Fake News on Facebook? In Foreign Elections, That’s Not New.
HONG KONG — Facebook rumors force a well-known politician to publish proof of his heritage. Fake images show a prominent female leader in a hangman’s noose. A politician’s aide decries violent crime with a Facebook photo of a girl’s corpse — an image that turns out to come from another country.
Another day on social media for Barack Obama, Hillary Clinton and Donald J. Trump? Think again.
这又是贝拉克·奥巴马、希拉里·克林顿(Hillary Clinton)和唐纳德·J·特朗普(Donald J. Trump)在社交网络上的遭遇？不见得。
Those incidents took place in Indonesia and the Philippines, where social media’s outsize place in politics is widely acknowledged, even as that role is coming under sharper criticism in the United States.
Well before last week’s American election threw Facebook’s status as a digital-era news source into the spotlight, leaders, advocacy groups and minorities worldwide have contended with an onslaught of online misinformation and abuse that have had real-world political repercussions. And for years, the social network did little to clamp down on the false news.
Now Facebook, Google and others have begun to take steps to curb the trend, but some outside the United States say the move is too late.
“They should have done this way earlier,” said Richard Heydarian, a political analyst in the Philippines, one of Facebook’s fastest-growing markets. “We already saw the warning signs of this years ago.”
On Thursday, President Obama, speaking in Berlin and standing alongside Chancellor Angela Merkel, criticized Facebook and other social media for disseminating fake news. He became so impassioned that at one point he lost track of the question he was answering.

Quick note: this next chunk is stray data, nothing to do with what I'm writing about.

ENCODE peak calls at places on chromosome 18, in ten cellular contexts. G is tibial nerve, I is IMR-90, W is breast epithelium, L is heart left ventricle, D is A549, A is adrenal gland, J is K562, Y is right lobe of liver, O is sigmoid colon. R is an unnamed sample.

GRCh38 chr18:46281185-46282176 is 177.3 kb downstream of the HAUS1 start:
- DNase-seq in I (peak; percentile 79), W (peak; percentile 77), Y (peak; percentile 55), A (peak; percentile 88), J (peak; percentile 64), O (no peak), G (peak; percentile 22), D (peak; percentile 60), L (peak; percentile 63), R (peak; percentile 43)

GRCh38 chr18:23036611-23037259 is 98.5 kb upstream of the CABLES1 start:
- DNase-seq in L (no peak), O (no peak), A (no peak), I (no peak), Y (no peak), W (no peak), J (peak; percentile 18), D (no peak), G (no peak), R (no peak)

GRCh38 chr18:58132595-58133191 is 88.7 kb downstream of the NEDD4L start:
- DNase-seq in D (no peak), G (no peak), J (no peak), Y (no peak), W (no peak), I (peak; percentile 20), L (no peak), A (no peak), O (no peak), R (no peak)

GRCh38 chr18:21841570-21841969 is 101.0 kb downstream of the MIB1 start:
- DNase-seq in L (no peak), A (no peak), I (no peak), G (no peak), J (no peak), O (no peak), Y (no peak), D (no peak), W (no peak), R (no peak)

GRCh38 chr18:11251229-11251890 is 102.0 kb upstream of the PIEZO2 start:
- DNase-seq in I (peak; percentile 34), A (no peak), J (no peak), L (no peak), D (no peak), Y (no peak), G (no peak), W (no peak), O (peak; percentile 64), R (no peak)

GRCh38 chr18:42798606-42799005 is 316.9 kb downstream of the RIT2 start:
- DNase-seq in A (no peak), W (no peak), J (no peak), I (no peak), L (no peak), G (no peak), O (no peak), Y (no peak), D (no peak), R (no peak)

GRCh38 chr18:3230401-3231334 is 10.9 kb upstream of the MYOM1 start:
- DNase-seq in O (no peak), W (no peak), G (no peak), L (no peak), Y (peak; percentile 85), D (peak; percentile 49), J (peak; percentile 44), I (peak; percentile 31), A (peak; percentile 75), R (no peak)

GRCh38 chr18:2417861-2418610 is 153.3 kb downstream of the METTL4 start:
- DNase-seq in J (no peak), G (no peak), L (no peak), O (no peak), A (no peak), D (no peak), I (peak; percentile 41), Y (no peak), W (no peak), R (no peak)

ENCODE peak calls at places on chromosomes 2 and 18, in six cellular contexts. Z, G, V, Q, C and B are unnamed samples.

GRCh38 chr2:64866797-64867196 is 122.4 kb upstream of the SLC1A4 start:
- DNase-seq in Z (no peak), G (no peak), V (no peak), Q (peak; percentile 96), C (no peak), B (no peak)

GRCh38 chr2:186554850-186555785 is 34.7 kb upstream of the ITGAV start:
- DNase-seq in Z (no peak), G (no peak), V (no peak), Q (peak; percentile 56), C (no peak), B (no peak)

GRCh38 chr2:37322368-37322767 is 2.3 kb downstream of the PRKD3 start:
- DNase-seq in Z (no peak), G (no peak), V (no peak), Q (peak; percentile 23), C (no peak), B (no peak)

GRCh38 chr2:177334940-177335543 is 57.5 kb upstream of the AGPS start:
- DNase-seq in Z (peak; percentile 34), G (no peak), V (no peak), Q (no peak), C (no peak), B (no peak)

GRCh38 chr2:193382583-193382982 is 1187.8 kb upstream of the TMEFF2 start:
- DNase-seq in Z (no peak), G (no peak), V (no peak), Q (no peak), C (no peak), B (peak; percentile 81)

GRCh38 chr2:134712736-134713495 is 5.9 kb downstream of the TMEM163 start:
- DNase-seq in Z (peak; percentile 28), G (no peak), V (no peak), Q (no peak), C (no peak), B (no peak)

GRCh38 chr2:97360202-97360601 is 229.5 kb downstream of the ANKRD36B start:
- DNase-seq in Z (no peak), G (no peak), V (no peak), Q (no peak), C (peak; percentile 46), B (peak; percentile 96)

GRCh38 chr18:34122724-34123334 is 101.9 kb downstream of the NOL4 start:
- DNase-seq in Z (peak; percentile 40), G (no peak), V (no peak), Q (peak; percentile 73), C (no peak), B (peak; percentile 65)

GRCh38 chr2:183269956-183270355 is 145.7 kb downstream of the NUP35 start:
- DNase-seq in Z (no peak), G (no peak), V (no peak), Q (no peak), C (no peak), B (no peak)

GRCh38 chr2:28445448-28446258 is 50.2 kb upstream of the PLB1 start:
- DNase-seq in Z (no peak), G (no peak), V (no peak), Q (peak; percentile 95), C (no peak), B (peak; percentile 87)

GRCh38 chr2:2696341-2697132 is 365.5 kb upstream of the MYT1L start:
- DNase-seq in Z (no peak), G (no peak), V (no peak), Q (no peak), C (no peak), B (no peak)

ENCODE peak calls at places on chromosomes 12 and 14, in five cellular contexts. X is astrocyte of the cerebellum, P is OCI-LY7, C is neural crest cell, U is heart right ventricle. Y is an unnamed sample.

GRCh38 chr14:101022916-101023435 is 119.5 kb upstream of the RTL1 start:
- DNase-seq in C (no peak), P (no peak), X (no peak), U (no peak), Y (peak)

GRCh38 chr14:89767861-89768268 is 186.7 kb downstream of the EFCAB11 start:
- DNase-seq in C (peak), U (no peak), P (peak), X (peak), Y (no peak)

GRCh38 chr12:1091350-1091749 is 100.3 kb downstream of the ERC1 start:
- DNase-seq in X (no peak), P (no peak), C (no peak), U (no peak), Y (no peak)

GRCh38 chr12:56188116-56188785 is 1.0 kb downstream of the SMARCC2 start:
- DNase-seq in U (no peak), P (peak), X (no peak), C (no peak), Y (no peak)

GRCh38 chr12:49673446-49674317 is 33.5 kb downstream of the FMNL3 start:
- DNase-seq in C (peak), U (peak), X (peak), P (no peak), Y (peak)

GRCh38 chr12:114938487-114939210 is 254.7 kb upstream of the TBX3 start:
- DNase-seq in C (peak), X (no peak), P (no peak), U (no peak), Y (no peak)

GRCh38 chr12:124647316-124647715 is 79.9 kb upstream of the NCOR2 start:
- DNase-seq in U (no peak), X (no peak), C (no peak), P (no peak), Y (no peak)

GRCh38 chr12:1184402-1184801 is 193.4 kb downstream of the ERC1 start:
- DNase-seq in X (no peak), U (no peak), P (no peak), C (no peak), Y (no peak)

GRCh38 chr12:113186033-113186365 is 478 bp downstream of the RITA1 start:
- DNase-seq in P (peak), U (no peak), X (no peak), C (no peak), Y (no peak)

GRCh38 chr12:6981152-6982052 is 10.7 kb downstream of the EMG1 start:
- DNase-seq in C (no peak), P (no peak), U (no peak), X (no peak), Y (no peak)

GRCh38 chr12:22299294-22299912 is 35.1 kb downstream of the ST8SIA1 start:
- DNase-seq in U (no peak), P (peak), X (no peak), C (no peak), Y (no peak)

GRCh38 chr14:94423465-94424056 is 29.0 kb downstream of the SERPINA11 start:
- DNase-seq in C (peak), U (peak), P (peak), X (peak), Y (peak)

“If everything seems to be the same and no distinctions are made, then we won’t know what to protect,” Mr. Obama said.
The impact of Facebook and other social media platforms on international elections is difficult to quantify. But Facebook’s global reach — roughly a quarter of the world’s population now has an account — is difficult to deny, political experts and academics say.
Some governments are pushing back, sometimes with undemocratic consequences. Ms. Merkel has said she is considering plans to force social networks to make public how they rank news online. Some African countries have banned the use of Facebook, WhatsApp and Twitter before elections. Indonesia’s government has closed sites that it says promote fake news, though experts say some portals were also targeted for political reasons.
Facebook said on Thursday that the social network was a place for people to stay informed and that what people saw in their news feed was overwhelmingly authentic. The Silicon Valley company previously denied that it failed to deal with misinformation and said it continues to monitor the social network so that it meets existing standards.
“I think the idea that fake news on Facebook, which is a very small amount of the content, influenced the election in any way — I think is a pretty crazy idea,” Mark Zuckerberg, the company’s chief executive, told a tech conference days after the American presidential election. “Voters make decisions based on their lived experience.”